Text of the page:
In addition to this observation, Calvin refers to the biblical doctrine of humankind’s creation in the image of God (imago dei). The fact that humankind was created in the image of God is an affirmation of the remarkable gifts that God has bestowed on all people. Arguing from this angle of approach, Calvin draws attention to the basic and inherent dignity of people. Although he does not entertain the term human dignity, he posits that humankind was bequeathed with a special status. People are the most gracious creatures of God’s creation and this fact proves the justice, goodness and wisdom of God (Inst. 1:15:1). People reflect the divine glory of God and this reflection is humankind’s most remarkable quality. This image is situated in the enlightenment of reason and pureness of heart. Although this image was blemished by the fall, it was not lost or destroyed (Inst. 1:15:4). It will even be fully restored, but this restoration can only be realised by the second Adam, namely Christ. All people therefore received a comprehension of God based on creation and redemption.

To understand people’s inherent ability to know God, the reader of Calvin should distinguish between his anthropological and soteriological doctrines. As a result of the fall and humankind’s depravity, the fallen people lost their free will and their ability to redeem themselves from the bondage of sin. Seen from a soteriological point of view, humankind was completely lost and became unable to pursue goodness and truth. Calvin (Inst. 2:1:5) used the term original sin as the concept was used by the early Christian authors to describe the total depravity of all humans. Original sin is, according to Calvin (Inst. 2:1:8), the inherited evil of humankind’s nature that encompasses spirit, body and soul. Sin brings people to a state of guilt before God and creates evil deeds that Scripture calls the works of the flesh. In spite of creational gifts to all people, humans became totally depraved and thus unable to secure their own salvation. The only way to salvation for the depraved humankind is the free grace of God, which is expressed in the reconciling sacrifice of Christ, mediated by the Holy Spirit and that can be received by the sinner only through faith and in the spirit of humiliation and repentance (Inst. 3:1:1).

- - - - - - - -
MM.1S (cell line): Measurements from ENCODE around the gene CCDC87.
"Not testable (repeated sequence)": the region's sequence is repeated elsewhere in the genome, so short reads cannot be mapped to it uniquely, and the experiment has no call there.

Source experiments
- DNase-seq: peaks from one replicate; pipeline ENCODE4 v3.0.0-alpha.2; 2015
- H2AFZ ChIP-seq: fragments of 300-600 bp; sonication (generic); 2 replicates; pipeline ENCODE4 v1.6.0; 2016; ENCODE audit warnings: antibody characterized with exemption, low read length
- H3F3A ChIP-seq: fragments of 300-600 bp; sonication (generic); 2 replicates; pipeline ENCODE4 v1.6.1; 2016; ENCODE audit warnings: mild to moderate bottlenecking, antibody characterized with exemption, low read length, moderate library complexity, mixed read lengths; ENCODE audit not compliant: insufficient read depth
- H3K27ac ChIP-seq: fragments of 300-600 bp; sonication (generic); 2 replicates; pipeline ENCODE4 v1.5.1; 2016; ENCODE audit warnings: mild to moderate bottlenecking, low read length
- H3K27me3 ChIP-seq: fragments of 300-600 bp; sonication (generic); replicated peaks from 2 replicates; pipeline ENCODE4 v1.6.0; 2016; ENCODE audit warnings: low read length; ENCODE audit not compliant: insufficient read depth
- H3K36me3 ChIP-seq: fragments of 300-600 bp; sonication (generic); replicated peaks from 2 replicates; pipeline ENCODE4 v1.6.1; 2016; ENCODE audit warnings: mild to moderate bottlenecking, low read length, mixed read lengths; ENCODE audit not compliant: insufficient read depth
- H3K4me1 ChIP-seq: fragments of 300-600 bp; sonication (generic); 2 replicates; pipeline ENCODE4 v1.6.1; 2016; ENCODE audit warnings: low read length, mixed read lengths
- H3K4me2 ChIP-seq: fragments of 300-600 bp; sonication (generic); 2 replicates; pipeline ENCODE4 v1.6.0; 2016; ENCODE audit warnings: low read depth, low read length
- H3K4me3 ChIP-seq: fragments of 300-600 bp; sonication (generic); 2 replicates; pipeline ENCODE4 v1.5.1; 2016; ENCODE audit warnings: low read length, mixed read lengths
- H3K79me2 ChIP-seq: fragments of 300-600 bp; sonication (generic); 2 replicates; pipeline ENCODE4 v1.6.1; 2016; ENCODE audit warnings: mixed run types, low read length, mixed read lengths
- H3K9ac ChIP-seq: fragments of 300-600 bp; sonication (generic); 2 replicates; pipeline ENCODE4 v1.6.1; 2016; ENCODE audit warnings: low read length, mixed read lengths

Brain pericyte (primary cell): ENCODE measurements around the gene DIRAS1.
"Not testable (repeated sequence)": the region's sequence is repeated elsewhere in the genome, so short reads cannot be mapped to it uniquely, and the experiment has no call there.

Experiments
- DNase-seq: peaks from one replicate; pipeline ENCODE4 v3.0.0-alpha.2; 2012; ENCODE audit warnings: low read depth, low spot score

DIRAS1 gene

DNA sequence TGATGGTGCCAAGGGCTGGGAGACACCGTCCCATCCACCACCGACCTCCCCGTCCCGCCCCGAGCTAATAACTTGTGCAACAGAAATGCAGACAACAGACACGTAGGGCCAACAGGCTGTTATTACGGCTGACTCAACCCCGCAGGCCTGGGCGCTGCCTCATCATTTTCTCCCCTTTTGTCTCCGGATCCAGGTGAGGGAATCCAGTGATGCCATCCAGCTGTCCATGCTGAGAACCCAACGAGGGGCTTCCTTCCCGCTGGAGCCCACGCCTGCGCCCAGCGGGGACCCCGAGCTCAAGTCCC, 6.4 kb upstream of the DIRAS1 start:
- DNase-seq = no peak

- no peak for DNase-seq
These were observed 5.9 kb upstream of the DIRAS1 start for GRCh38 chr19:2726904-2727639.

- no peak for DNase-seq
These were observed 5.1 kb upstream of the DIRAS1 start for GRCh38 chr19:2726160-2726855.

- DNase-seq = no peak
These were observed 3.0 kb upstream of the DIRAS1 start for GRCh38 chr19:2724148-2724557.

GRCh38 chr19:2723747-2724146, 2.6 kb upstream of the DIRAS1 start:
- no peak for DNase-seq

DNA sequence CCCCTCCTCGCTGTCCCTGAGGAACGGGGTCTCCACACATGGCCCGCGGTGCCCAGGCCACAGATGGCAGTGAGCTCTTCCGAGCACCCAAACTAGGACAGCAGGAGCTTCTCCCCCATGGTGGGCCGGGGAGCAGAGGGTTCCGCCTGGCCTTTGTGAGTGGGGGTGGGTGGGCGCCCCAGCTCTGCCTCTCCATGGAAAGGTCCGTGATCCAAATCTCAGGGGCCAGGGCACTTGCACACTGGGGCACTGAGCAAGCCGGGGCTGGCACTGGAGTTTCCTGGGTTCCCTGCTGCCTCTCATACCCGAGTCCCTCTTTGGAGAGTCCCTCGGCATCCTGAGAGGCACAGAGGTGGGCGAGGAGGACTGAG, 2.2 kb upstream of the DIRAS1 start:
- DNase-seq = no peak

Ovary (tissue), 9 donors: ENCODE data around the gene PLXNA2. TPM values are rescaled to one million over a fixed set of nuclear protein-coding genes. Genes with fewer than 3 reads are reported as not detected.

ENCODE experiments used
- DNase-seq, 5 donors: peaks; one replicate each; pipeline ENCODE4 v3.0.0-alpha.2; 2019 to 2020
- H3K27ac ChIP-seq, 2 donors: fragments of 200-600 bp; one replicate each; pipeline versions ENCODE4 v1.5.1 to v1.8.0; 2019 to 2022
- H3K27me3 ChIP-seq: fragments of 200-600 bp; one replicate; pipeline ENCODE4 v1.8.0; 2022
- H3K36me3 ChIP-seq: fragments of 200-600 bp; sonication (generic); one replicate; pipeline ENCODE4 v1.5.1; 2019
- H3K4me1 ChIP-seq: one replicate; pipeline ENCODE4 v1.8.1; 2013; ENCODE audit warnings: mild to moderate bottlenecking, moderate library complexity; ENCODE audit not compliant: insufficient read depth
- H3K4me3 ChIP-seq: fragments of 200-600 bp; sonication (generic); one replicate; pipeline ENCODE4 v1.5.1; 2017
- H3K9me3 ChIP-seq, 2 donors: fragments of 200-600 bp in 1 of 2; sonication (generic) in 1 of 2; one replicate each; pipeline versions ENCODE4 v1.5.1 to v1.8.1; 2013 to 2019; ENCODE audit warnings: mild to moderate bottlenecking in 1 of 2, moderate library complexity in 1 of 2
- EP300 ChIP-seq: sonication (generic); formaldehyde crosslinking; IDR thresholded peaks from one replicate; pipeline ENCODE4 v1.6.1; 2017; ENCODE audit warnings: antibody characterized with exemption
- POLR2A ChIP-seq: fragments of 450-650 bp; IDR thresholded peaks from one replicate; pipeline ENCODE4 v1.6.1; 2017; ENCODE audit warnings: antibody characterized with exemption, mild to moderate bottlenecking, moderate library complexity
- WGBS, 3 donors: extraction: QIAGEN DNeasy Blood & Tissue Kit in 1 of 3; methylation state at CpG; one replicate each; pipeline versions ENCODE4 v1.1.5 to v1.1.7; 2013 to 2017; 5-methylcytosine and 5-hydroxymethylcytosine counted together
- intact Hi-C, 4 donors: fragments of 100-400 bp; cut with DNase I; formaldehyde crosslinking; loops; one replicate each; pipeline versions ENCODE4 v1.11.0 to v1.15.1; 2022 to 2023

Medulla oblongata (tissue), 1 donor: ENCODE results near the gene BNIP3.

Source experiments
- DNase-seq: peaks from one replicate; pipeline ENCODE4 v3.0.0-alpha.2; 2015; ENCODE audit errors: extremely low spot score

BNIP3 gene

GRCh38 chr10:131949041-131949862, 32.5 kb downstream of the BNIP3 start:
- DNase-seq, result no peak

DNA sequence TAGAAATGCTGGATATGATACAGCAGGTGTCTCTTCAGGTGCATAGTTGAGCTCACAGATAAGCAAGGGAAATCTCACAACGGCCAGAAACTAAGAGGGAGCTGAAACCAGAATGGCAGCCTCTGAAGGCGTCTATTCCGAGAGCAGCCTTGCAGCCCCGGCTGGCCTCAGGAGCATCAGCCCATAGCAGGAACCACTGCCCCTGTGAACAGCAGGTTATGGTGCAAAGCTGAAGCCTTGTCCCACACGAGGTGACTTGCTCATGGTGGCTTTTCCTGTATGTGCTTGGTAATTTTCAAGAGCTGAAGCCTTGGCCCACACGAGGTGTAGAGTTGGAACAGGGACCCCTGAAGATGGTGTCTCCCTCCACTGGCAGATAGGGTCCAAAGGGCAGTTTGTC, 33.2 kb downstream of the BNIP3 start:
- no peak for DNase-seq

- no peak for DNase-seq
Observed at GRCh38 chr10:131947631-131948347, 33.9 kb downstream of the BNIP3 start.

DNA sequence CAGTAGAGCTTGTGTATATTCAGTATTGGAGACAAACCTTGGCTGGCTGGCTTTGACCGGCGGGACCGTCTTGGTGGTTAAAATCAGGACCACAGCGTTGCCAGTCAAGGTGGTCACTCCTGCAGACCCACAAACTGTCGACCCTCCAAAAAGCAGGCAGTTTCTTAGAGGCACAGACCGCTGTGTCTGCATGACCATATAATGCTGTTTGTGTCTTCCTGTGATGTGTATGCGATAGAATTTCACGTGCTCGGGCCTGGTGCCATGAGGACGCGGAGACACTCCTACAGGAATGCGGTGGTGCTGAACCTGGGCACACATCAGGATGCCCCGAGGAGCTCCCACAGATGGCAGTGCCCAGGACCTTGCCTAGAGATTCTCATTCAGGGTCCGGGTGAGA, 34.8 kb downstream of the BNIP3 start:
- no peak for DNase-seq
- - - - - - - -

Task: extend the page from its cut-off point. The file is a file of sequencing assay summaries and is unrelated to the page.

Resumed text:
In spite of this soteriology, Calvin founded his anthropology and ethics in the concept imago dei. Although humankind’s alienation from God as a result of the fall led to a distortion of the imago dei, God’s image in people was not totally destroyed (Inst. 1559:1:15:4). People maintain a dignity and they must abide by the responsibilities flowing from this dignity. In his explanation of the scope of the Christian love, Calvin (Inst. 3:7:6) asserts that God’s commandment to love all people and to do good to all people derives from the fact that God has bestowed dignity on all people. Believers should always see and respect the image of God in other people. As proof of this point of view, he refers to Genesis 1:27. He pleads that people should regard each other as fellow human beings with inherent dignity in the eyes of God.